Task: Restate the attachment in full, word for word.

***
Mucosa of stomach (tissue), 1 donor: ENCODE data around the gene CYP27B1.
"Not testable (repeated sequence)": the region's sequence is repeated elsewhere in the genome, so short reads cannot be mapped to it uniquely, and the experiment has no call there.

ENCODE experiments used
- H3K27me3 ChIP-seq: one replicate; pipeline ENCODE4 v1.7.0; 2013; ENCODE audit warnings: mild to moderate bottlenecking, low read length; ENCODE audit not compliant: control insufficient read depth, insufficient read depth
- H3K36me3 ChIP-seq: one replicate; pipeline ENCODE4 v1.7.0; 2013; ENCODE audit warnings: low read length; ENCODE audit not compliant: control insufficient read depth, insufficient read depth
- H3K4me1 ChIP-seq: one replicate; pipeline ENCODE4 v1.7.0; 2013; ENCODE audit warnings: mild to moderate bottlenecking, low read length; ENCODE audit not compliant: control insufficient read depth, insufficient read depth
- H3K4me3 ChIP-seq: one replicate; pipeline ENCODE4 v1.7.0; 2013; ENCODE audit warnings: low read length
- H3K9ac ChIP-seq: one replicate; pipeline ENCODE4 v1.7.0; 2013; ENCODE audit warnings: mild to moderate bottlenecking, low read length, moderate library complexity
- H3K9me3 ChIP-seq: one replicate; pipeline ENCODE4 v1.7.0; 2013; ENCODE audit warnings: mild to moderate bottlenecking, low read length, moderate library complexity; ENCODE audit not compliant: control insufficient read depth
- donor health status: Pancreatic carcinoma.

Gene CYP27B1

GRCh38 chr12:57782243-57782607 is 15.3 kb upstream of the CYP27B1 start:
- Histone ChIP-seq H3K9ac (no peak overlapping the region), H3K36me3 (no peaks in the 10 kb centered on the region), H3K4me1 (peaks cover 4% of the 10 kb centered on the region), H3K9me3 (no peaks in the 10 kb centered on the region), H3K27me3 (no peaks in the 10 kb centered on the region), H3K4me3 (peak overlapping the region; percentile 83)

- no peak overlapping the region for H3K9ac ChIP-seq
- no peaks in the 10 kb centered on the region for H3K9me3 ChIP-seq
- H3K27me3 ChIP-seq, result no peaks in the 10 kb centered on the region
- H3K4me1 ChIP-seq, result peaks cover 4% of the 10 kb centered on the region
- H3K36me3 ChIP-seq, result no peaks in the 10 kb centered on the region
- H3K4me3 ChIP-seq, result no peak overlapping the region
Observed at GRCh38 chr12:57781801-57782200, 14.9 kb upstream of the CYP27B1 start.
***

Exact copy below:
Mucosa of stomach (tissue), 1 donor: ENCODE data around the gene CYP27B1.
"Not testable (repeated sequence)": the region's sequence is repeated elsewhere in the genome, so short reads cannot be mapped to it uniquely, and the experiment has no call there.

ENCODE experiments used
- H3K27me3 ChIP-seq: one replicate; pipeline ENCODE4 v1.7.0; 2013; ENCODE audit warnings: mild to moderate bottlenecking, low read length; ENCODE audit not compliant: control insufficient read depth, insufficient read depth
- H3K36me3 ChIP-seq: one replicate; pipeline ENCODE4 v1.7.0; 2013; ENCODE audit warnings: low read length; ENCODE audit not compliant: control insufficient read depth, insufficient read depth
- H3K4me1 ChIP-seq: one replicate; pipeline ENCODE4 v1.7.0; 2013; ENCODE audit warnings: mild to moderate bottlenecking, low read length; ENCODE audit not compliant: control insufficient read depth, insufficient read depth
- H3K4me3 ChIP-seq: one replicate; pipeline ENCODE4 v1.7.0; 2013; ENCODE audit warnings: low read length
- H3K9ac ChIP-seq: one replicate; pipeline ENCODE4 v1.7.0; 2013; ENCODE audit warnings: mild to moderate bottlenecking, low read length, moderate library complexity
- H3K9me3 ChIP-seq: one replicate; pipeline ENCODE4 v1.7.0; 2013; ENCODE audit warnings: mild to moderate bottlenecking, low read length, moderate library complexity; ENCODE audit not compliant: control insufficient read depth
- donor health status: Pancreatic carcinoma.

Gene CYP27B1

GRCh38 chr12:57782243-57782607 is 15.3 kb upstream of the CYP27B1 start:
- Histone ChIP-seq H3K9ac (no peak overlapping the region), H3K36me3 (no peaks in the 10 kb centered on the region), H3K4me1 (peaks cover 4% of the 10 kb centered on the region), H3K9me3 (no peaks in the 10 kb centered on the region), H3K27me3 (no peaks in the 10 kb centered on the region), H3K4me3 (peak overlapping the region; percentile 83)

- no peak overlapping the region for H3K9ac ChIP-seq
- no peaks in the 10 kb centered on the region for H3K9me3 ChIP-seq
- H3K27me3 ChIP-seq, result no peaks in the 10 kb centered on the region
- H3K4me1 ChIP-seq, result peaks cover 4% of the 10 kb centered on the region
- H3K36me3 ChIP-seq, result no peaks in the 10 kb centered on the region
- H3K4me3 ChIP-seq, result no peak overlapping the region
Observed at GRCh38 chr12:57781801-57782200, 14.9 kb upstream of the CYP27B1 start.